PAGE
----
Sexton, S. (2017). Meaningful intersections of social justice and contemporary cultural competencies in a New Zealand master’s level initial teacher education programme. Journal of Contemporary Educational Research, 1(1), 33-42. Retrieved from http://ojs.bbwpublisher.com/index.php/JCER/article/view/147

Sexton, S. S. (2017). The intersection of self and school: How friendship circles influence heterosexual and self-identified queer teenage New Zealand boys' views on acceptable language and behavior. Gender & Education, 29(3), 299-312. doi: 10.1080/09540253.2016.1140722

Sexton, S. S. (2015). The feminisation of teacher education. Language, Individual & Society, 9, 173-182.

Kennedy, I., Smith, P., & Sexton, S. S. (2015). Ensuring New Zealand's future prosperity: A professional learning development initiative to bridge the gap between theory and practice. Science Education International, 26(1), 42-55.

Sexton, S. (2015). Embracing diversity in science education. New Zealand Science Teacher, 134, 48-50.

Sexton, S. S. (2015). Student teachers learning to think, know, feel and act like a teacher: The impact of a Master of Teaching and Learning programme. Educational Alternatives, 13, 72-85.

Sexton, S. (2015). Teaching future teachers: A teacher educator's self-study in making science relevant, useful and meaningful for New Zealand pre-service teachers. Journal of Education in Science, Environment and Health, 1(1), 10-19.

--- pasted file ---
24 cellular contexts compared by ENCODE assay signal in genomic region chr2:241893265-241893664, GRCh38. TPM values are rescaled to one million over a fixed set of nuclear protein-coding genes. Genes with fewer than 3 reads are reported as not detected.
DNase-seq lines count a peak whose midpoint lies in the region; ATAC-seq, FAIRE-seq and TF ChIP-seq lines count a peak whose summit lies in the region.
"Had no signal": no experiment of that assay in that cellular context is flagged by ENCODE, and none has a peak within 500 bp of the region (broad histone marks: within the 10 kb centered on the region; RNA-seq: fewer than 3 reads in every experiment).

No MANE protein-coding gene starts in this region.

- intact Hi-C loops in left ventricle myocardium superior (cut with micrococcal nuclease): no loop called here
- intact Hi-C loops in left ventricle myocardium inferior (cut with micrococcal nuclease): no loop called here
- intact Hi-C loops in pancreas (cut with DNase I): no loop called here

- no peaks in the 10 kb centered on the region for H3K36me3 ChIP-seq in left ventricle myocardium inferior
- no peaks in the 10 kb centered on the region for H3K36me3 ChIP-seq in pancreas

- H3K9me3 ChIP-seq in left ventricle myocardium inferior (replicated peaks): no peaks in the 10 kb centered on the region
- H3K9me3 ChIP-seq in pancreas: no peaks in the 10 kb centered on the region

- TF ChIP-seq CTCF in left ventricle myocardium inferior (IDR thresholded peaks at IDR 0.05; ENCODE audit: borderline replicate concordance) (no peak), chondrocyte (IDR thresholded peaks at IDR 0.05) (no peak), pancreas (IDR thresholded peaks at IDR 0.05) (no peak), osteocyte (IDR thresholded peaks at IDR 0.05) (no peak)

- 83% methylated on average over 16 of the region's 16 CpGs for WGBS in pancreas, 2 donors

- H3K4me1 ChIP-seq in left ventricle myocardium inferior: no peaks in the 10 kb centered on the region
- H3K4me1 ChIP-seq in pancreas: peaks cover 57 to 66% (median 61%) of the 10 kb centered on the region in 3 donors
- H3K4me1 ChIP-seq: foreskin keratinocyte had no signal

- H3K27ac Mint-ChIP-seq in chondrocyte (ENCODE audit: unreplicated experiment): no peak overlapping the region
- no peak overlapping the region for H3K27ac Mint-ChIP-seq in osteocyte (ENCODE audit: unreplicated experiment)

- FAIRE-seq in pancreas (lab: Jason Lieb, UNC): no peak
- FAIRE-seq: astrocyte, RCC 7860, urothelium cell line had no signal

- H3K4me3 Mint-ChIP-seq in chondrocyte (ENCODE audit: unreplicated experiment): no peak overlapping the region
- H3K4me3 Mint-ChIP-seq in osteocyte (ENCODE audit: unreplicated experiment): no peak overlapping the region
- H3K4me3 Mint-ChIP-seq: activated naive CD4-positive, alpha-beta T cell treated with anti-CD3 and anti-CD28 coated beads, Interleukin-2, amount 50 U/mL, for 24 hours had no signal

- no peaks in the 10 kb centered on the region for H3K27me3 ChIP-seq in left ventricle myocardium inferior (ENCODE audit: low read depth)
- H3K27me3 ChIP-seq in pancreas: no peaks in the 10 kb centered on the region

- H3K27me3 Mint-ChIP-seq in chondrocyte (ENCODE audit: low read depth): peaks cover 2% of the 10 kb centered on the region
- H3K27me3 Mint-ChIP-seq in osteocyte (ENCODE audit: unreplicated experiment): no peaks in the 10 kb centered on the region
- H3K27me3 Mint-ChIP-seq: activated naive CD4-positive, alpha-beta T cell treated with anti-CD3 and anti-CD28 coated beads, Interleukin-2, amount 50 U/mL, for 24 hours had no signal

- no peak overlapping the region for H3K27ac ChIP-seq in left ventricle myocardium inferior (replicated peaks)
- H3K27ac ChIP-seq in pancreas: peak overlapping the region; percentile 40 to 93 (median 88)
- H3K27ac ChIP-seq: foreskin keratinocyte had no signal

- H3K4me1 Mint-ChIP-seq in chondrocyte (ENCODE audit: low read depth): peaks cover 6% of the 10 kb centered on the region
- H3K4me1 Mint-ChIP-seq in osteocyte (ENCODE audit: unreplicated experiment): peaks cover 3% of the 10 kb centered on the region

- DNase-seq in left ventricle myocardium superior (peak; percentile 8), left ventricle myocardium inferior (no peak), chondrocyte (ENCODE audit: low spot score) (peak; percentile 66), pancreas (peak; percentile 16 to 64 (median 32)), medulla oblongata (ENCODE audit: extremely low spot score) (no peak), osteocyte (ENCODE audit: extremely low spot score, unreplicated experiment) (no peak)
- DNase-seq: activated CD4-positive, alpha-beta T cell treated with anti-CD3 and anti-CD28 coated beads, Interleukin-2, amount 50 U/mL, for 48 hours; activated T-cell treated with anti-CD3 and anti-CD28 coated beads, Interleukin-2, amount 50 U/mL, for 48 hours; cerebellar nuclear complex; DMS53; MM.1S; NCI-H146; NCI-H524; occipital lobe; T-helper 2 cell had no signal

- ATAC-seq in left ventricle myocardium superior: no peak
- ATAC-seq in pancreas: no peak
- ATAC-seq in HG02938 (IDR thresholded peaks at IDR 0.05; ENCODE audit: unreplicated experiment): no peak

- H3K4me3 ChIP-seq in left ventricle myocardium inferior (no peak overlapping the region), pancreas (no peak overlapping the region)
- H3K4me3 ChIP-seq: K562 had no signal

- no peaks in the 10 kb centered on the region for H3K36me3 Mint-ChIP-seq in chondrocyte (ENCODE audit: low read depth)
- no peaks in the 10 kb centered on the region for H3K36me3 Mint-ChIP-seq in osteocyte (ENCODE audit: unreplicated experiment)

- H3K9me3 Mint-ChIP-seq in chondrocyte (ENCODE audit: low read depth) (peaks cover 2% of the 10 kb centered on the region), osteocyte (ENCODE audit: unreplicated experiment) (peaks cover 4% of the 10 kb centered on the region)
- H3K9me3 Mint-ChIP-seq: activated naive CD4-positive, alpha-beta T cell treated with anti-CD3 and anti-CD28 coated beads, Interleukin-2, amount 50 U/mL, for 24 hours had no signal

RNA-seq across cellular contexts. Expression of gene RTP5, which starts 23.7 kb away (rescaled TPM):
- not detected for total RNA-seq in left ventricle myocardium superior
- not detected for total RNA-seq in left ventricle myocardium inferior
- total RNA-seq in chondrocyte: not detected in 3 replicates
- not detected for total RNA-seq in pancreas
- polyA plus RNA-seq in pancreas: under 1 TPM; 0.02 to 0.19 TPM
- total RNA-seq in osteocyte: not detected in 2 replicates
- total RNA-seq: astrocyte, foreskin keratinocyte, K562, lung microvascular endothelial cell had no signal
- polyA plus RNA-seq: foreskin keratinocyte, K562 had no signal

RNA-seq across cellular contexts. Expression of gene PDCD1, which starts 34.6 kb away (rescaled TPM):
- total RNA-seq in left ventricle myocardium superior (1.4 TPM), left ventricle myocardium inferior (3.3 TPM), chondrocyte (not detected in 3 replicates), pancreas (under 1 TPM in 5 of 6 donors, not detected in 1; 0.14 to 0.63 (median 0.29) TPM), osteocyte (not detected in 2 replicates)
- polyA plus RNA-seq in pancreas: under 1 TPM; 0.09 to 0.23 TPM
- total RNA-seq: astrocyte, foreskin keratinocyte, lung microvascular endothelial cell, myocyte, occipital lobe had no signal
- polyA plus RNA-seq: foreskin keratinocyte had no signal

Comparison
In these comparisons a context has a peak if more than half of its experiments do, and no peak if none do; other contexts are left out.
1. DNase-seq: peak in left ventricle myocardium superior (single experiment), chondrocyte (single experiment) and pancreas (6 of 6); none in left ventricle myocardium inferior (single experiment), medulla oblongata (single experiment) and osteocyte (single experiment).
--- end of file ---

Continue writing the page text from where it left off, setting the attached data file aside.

Haig, B., & Sexton, S. S. (2014). Primary students' perceptions of good teachers. Set: Research Information for Teachers, 3, 22-28.

Sexton, S., Atkinson, J., & Goodson, R. (2013). Narratives of place: Provisional teachers' experiences in science. Science Education International, 24(3), 361-376.

Sexton, S. (2013). Education through science. New Zealand Science Teacher, 132, 30-35.

Sexton, S., & Penrice, G. (2013). Engaging primary students through science action research. New Zealand Science Teacher, 132, 59-61.

Sexton, S. S. (2012). The other side of the chalk face: Students' perceptions of teachers. Global Education Review, 1(1), 59-68.

Sexton, S. (2012). Queer Otago secondary students' views of their schooling environment. New Zealand Journal of Educational Studies, 47(1), 93-106.

Sexton, S. S. (2011). Transformative praxis in teacher practice: One tauira finds her place in education. Compare, 41(1), 59-74. doi: 10.1080/03057925.2010.517662

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Journal - Research Other

Sexton, S. S. (2017). [Review of the books Men teaching children 3-11: Dismantling gender barriers and Men, masculinities and teaching in early childhood education: International perspectives on gender and care]. Gender & Education, 29(7), 952-954. doi: 10.1080/09540253.2016.1170326

Sexton, S. S. (2015). [Review of the book Inequalities in the teaching profession: A global perspective]. Gender & Education, 27(5), 579-581. doi: 10.1080/09540253.2015.1019991

Sexton, S. S. (2013). [Review of the books Changing gay male identities and Men speak out: Views on gender, sex, and power]. Gender & Education, 26(2), 188-192. doi: 10.1080/09540253.2013.847578

Sexton, S. S., Facer, R., & Ross, C. (2013). Relevant, useful, and meaningful learning opportunities in science using Building Science Concepts. Curriculum Matters, 9, 82-101.

Sexton, S. S. (2013). [Review of the book The declining significance of homophobia: How teenage boys are redefining masculinity and heterosexuality]. Gender & Education, 25(5), 661. doi: 10.1080/09540253.2013.816822